In that campaign, Powell raised $100,000 for the Galactic Cap’s design and production.

“The Gates Foundation came out with this $100,00 challenge grant to anybody who could develop the next generation condom,” Powell said. “Well, they awarded $1.1 million to 11 companies and organizations, but guess what: They all covered the whole penis.”

Powell believes that other inventors basically just “rearranged the deck chairs on the Titanic.”

“I don’t care how thin you make the material, it’s just not skin-to-skin,” Powell said. That’s where all the sensation is. My Galactic Cap will dominate these people.”

The “skin-to-skin contact” is one of the concerns of the Galactic Cap, though.

By blocking semen, the Galactic Cap prevents one method of HIV transmission. HIV is transmitted through semen or blood. However, many other STIs — HPV, herpes and syphilis, among others — are spread through skin-to-skin contact. Powell sees that a lack of condom usage worldwide is largely to blame for the issues in STI spreading. He cites worldwide condom use at 5 percent and condom use in developing countries “topping off at 20 percent.”

“I like to call it ‘a condom for couples,’ because if you know who you’re with and you’re pretty confident they don’t have an STD, hey, the Galactic Cap is the choice for you,” Powell said. “If you go into a bar and you’re picking up somebody — male or female — that you don’t know, then maybe you better wear a traditional condom until you have a relationship.”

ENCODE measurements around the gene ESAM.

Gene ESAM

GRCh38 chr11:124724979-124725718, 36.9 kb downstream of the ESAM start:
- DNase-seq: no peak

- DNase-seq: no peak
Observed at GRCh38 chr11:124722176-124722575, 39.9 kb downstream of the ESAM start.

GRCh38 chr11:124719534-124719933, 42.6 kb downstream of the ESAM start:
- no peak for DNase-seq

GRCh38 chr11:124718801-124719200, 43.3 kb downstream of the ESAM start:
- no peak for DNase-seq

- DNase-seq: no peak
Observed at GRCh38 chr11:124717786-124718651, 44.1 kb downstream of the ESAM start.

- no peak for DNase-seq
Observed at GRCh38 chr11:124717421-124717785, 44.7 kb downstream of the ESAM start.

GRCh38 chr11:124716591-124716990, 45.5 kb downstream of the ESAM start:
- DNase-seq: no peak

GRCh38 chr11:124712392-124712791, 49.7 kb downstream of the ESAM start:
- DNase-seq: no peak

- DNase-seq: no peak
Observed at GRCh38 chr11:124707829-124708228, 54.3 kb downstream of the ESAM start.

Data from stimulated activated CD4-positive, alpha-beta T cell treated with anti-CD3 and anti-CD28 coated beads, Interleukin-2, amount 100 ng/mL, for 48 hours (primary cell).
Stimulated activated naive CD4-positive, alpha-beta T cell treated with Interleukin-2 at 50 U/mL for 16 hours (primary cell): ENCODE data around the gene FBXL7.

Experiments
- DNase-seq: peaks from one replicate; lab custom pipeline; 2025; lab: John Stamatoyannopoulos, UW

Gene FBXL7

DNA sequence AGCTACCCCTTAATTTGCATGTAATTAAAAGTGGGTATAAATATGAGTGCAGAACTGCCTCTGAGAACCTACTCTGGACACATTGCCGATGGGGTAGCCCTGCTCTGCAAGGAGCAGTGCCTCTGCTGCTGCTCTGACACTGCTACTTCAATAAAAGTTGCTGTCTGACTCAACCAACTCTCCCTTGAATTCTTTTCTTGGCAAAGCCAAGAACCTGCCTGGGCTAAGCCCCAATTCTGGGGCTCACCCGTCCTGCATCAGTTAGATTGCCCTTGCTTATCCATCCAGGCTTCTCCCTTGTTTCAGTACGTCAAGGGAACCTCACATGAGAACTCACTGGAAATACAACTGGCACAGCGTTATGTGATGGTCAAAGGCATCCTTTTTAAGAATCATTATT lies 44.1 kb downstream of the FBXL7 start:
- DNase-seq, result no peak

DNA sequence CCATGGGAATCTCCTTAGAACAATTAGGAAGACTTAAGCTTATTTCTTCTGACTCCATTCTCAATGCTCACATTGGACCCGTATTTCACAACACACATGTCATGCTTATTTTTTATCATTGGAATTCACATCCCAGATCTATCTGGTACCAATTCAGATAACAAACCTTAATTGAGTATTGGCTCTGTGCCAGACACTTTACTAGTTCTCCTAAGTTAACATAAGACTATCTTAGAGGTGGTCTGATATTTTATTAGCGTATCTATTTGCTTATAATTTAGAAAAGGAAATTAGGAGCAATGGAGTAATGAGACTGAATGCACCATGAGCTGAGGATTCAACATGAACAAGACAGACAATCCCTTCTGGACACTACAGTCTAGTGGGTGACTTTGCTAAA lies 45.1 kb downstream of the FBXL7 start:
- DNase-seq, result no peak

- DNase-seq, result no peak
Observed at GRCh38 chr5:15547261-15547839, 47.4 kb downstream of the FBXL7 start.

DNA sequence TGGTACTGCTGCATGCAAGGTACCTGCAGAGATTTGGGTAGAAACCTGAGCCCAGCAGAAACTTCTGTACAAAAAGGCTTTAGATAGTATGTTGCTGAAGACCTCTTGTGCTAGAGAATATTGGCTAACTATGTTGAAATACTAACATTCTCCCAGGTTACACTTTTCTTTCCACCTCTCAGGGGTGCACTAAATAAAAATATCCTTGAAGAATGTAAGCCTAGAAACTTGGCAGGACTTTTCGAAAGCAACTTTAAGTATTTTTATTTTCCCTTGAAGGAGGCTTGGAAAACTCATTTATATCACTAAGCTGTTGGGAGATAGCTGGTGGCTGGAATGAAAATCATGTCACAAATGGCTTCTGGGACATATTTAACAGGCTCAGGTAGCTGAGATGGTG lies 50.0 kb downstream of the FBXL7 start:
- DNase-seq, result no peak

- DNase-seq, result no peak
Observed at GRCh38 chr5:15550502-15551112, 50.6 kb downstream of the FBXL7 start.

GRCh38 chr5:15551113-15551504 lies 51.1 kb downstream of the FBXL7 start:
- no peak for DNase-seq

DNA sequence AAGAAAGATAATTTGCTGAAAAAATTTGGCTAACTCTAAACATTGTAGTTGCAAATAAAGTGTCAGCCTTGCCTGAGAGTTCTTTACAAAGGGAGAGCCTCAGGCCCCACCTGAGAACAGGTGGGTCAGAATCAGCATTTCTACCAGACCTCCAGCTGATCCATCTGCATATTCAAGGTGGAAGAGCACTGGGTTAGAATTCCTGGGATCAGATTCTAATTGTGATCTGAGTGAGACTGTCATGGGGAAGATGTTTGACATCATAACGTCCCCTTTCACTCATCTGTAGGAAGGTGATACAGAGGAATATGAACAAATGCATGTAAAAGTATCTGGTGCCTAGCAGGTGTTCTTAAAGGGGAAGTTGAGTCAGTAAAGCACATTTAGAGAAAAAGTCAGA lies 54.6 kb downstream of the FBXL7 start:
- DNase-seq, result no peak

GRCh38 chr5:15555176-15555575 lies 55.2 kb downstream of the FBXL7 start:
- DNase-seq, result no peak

Users of the product are advised not to use lubricant due to the adhesive, similar to a Band-Aid.

“I would say saliva or vaginal fluid is good, but if you start using lubes with it, now you’re going to weaken to adhesive, so it’s not advised,” Powell said. “When you’re doing it, you can see whether the thing is coming loose or not, so there’s no surprise there.”

Powell has brought California State University, Long Beach into the fold on the Galactic Cap. Their engineering department assists in testing the product as well as research and development in their biotech lab.

“Picture the head of the penis. It kind of looks like a fireman’s hat: long on one side and short on the other,” Powell said. “In tests of the first design, it would come off the short side of the head of the penis because there wasn’t enough surface area there to take the adhesive and keep it on, so with vigorous sex, it started coming off.”

With the new design, Powell says that the condom “works dynamite.”

In the future, they may change the name of the product to be something sexier.

“I would say that the ‘Galactic Cap’ is not the most scintillating name,” Powell said. “Maybe the ‘Galactic Prophylactic,’ or something that was better, more hip, more ‘Millennial-esque.’ But I figured that it was ‘pleasure that was out of this world,’ and it covered the head of the penis.”

At this point, Powell is looking towards millennials to help make his vision a reality.

“I’m older now, and I would like to do something to change the world, and I would like to get college kids behind me,” Powell said.